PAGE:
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On a gloomy Tuesday last year, I waited over an hour in the London rain to see Albert Einstein's brain in a jar. Afterwards, I sat in the gift shop of the Wellcome Trust museum to read a magazine (there was an article on male versus female minds which caught my feminist eye) surrounded by people eating their so-called superfoods and guzzling on ‘neuro’ juices. In the background was the underlying hum of static electricity as children played the latest ‘brain training’ games on their Nintendos. Although this example may not be typical, it certainly isn't difficult to see how neuroscience has become a major part of the public imaginary. This is why Jan Slaby and his ‘critical neuroscience’ initiative is so important, because it seeks to analyse the ways in which human behaviours and/or the biological categorisation of people have become ‘naturalised’ or taken for granted.1 ,2 In an attempt to move away from the culture of ‘hope and hype’ in the biosciences,3 the critical neuroscience approach involves a concentrated attentiveness to language, looking to the politics behind the allure of the brain image, questioning why certain ideas have become popularised and evaluating where cultural representations of scientific concepts have emerged. This is reminiscent of Michel Foucault's genealogical method, so is no surprise that Slaby champions Rajan's governmentality framework4 for analysing life and capital. Although this method serves Slaby's purpose of providing a macro-level style of critique of the neurosciences, what is vitally missing for me is an acknowledgement of difference, a recognition of the nuances that exist in this (ever expanding) field, personal experience and the value of experimentation. Where Slaby argues we should be ‘wary’ of interdisciplinary endeavours, I also advocate a cautionary stance—against the easy assumptions of loss which frequently mark critical theory. Instead, I ask what is to be gained? How can we in the humanities, adopt an affirmative stance while still remaining critical? This is a challenge, certainly, but much more of an exciting venture.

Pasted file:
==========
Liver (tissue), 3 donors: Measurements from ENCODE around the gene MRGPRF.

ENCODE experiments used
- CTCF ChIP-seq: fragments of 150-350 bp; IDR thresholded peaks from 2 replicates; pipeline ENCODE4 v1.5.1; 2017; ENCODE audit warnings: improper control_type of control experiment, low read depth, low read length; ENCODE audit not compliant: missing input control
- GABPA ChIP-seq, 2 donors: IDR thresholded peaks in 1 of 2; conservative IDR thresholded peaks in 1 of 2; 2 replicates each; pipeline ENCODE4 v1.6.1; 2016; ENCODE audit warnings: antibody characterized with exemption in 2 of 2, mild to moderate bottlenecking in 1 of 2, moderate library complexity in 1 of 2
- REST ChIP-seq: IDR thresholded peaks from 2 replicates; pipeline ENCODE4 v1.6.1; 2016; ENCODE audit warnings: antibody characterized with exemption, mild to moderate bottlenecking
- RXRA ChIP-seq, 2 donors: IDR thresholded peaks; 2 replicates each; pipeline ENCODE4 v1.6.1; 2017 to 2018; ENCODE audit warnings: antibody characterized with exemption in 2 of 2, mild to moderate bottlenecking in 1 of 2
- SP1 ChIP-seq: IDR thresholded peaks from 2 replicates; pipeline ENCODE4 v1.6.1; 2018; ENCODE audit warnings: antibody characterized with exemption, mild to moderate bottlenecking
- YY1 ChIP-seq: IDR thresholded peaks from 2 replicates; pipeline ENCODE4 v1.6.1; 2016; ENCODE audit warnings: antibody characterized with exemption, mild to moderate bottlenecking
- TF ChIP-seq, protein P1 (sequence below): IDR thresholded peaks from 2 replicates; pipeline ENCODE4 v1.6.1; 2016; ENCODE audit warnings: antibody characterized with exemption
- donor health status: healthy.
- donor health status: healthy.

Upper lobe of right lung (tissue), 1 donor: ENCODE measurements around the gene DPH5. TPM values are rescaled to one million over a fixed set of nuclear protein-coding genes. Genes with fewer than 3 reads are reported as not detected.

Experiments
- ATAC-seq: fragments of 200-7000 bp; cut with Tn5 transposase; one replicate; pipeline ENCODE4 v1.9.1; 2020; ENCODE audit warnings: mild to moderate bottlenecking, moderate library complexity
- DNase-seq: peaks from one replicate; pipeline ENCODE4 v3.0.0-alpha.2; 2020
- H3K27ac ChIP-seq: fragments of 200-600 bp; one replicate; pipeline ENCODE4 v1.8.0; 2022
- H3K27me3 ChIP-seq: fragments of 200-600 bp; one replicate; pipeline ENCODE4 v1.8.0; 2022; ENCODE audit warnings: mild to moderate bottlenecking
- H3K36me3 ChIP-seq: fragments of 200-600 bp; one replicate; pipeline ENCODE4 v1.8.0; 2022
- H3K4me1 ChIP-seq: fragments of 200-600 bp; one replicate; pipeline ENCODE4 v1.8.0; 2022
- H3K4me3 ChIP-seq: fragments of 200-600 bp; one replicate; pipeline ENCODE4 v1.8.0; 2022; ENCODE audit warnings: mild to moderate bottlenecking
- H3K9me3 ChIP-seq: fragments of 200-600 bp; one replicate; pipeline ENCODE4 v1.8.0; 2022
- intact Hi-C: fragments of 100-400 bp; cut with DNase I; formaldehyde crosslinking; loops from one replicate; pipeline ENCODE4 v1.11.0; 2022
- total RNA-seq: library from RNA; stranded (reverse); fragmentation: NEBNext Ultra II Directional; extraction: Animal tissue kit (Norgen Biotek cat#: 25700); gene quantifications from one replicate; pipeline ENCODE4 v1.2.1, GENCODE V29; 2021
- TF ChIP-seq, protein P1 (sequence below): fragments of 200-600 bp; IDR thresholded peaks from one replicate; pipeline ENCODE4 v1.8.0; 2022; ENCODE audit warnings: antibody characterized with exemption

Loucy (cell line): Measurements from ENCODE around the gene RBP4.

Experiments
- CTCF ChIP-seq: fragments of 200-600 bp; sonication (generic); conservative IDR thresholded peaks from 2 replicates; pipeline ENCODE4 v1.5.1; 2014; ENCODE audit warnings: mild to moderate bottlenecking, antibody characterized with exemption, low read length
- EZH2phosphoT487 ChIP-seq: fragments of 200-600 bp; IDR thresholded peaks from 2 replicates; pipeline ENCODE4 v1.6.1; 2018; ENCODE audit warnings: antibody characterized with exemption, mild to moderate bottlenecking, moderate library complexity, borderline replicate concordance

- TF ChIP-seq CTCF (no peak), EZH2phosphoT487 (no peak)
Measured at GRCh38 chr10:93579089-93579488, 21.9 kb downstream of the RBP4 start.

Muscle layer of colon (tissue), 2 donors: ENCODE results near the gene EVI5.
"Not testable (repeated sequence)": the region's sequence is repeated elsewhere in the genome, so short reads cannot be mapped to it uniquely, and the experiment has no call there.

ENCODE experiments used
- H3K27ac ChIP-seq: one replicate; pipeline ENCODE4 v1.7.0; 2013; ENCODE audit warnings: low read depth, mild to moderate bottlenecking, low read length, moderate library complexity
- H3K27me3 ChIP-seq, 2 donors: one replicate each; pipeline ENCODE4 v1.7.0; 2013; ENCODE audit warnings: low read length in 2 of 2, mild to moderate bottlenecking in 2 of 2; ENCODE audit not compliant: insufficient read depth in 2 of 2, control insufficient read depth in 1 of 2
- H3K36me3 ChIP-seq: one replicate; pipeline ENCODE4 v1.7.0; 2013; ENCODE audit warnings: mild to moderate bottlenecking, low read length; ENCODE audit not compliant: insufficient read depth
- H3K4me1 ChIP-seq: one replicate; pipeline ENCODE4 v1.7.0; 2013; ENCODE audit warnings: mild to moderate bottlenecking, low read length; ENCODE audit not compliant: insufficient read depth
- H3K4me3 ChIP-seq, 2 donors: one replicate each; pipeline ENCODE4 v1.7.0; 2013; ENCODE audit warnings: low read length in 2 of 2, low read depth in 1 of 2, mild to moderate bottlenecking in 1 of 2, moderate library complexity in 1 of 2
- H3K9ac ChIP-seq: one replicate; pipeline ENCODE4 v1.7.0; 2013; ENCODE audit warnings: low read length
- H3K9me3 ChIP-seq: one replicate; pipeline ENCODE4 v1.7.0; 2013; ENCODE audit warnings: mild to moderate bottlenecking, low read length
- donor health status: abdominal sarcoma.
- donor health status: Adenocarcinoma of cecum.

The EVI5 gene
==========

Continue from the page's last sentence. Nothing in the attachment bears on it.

Instead of focusing on the metadiscourses of neuroscience (which evokes an immediate air of academic cynicism), I am more interested in what is happening in practice, in real-life, for different people in different spaces, or to use Isabelle Stengers’ words, switching to the ‘minor key’. To operate in the minor key means to ‘slow down’ reasoning,5 leaving room for pause or refrain. This allows for more reflective thought for identifying which questions matter—‘How to learn?’, Stengers asks, ‘how to pay attention? How to acquire new habits of thinking? How to concentrate or explore other kinds of experiences?’6 Through a top-level style of critique there is a danger of underestimating the complexities of neuroscience because the types of ‘conditions’ to be analysed are almost pre-determined: macrostructures, institutional guidelines, popularisation, public discourse and the bioeconomy to name a few. That is not to say these things do not matter, far from it; thinking in the minor does not mean to dismiss the major, for the ‘central stage’ upon which the minor performs is obviously affected by political elements. No practice is independent of its environment, but ‘this empathically does not mean that the identity of a practice may be derived from its environment’.6 In a similar vein, medical humanities scholars Felicity Callard and Des Fitzgerald7 call for an attention to the ‘experimental entanglements’ between neuroscientific and socio-cultural knowledges which recognises how they are enacted in practice. They argue that to examine the intersections between neuro and social sciences, a focus on the experimental spaces may encourage an openness to methodological novelty, a recognition of the dynamism and complexity of research and importantly, allow joy and play in our enquiries. They also importantly point out that although much critical (and necessary) work has been done on the conceptual implications of the rise of neuroscience, what is missing are crucial questions on what this might mean methodologically. What is at stake when we move away from dialogue? What can we learn through ‘untidiness, excess and chance’?7